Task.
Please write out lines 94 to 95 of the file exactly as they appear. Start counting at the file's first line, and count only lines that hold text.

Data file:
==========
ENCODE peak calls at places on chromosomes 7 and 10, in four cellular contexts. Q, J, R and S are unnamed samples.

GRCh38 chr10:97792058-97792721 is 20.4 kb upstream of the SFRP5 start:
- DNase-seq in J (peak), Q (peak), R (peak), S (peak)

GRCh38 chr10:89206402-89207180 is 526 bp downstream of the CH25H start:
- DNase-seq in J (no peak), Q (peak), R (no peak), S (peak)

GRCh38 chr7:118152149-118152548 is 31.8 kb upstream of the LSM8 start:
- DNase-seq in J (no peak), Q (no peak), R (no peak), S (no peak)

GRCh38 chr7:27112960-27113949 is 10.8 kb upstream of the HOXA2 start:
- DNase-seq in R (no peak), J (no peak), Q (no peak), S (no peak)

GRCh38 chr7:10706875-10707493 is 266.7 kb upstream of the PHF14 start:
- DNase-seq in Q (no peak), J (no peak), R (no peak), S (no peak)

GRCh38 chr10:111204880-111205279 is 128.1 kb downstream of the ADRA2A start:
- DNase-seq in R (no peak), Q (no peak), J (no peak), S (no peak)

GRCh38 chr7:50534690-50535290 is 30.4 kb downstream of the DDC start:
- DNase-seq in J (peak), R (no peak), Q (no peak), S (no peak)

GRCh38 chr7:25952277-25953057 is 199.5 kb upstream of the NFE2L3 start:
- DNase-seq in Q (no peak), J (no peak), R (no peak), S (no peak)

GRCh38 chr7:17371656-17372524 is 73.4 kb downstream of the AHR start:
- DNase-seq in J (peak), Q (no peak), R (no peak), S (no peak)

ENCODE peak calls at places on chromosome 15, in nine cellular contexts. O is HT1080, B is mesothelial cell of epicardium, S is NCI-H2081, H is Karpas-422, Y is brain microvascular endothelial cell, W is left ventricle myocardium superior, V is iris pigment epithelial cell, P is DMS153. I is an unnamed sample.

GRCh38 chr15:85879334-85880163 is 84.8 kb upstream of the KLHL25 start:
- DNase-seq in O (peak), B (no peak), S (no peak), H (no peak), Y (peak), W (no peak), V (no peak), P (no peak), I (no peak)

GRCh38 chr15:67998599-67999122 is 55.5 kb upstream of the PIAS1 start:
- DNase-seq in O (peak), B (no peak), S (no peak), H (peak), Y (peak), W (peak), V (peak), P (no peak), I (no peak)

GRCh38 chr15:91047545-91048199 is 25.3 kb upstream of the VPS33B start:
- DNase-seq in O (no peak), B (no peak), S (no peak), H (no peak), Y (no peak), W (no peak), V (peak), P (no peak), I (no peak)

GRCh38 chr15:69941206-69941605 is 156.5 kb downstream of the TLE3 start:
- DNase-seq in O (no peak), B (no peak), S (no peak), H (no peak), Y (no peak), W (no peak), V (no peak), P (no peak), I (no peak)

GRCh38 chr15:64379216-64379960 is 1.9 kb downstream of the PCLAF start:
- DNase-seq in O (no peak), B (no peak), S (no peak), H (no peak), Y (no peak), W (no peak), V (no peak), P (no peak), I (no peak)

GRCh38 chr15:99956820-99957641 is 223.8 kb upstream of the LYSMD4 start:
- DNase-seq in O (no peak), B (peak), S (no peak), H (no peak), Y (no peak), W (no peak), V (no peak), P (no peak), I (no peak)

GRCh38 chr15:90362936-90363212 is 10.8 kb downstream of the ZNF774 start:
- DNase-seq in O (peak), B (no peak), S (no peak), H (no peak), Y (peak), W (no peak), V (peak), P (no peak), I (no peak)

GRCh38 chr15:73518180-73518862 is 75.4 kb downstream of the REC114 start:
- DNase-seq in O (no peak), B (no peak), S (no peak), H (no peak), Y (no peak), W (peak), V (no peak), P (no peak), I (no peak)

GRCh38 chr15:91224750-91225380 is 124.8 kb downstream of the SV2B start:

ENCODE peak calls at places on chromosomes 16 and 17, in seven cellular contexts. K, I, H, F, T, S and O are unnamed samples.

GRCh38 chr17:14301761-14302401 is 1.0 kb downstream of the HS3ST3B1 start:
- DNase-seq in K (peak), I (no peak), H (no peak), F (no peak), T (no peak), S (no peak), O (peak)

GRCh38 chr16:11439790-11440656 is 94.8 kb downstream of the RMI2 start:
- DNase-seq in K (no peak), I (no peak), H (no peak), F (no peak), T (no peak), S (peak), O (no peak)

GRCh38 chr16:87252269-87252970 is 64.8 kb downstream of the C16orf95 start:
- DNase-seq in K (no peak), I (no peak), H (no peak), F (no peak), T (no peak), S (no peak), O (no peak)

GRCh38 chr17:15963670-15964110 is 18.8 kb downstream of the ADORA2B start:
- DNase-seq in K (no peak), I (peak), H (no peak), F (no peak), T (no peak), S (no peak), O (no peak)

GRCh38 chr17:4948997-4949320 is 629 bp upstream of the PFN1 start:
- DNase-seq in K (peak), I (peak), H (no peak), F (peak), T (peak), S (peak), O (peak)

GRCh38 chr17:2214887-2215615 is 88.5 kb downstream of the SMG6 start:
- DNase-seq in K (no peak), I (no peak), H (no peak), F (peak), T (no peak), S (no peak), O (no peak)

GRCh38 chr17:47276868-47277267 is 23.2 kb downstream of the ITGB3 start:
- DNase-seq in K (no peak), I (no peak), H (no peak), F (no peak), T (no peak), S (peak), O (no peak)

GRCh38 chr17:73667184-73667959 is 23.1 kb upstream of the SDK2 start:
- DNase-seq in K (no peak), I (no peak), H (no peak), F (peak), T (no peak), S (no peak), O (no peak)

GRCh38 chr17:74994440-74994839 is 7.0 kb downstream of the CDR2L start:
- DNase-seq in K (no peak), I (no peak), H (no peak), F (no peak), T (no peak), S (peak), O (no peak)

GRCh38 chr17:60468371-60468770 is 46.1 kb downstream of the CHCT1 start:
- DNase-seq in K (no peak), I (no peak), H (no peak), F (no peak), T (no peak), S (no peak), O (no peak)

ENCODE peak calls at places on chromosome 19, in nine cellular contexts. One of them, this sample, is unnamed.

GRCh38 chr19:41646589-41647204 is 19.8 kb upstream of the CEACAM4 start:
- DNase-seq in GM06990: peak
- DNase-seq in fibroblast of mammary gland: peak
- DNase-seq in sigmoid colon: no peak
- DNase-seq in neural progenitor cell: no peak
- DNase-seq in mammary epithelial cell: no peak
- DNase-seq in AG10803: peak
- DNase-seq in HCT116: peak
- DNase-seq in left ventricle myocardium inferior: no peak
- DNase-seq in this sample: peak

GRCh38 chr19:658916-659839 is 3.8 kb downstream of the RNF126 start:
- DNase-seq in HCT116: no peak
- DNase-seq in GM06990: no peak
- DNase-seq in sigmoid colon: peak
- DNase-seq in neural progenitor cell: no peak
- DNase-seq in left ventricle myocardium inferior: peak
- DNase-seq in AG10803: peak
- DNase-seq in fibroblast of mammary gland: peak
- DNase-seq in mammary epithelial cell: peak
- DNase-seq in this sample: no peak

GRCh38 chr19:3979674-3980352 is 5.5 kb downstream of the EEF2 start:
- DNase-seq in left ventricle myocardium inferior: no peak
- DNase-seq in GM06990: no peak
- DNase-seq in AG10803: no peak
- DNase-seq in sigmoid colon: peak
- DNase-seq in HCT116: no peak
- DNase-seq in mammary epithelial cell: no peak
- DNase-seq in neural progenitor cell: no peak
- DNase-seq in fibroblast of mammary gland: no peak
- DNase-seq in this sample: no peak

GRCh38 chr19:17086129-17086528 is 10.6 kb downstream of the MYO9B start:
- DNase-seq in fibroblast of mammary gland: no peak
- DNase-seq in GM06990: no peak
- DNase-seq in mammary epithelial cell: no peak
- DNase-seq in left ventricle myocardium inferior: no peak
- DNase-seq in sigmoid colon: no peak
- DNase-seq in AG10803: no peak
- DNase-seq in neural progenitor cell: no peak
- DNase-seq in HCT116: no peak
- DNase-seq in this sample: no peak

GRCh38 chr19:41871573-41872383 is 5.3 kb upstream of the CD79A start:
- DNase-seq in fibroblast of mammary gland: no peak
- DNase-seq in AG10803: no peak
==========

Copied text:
- DNase-seq in left ventricle myocardium inferior: no peak
- DNase-seq in sigmoid colon: no peak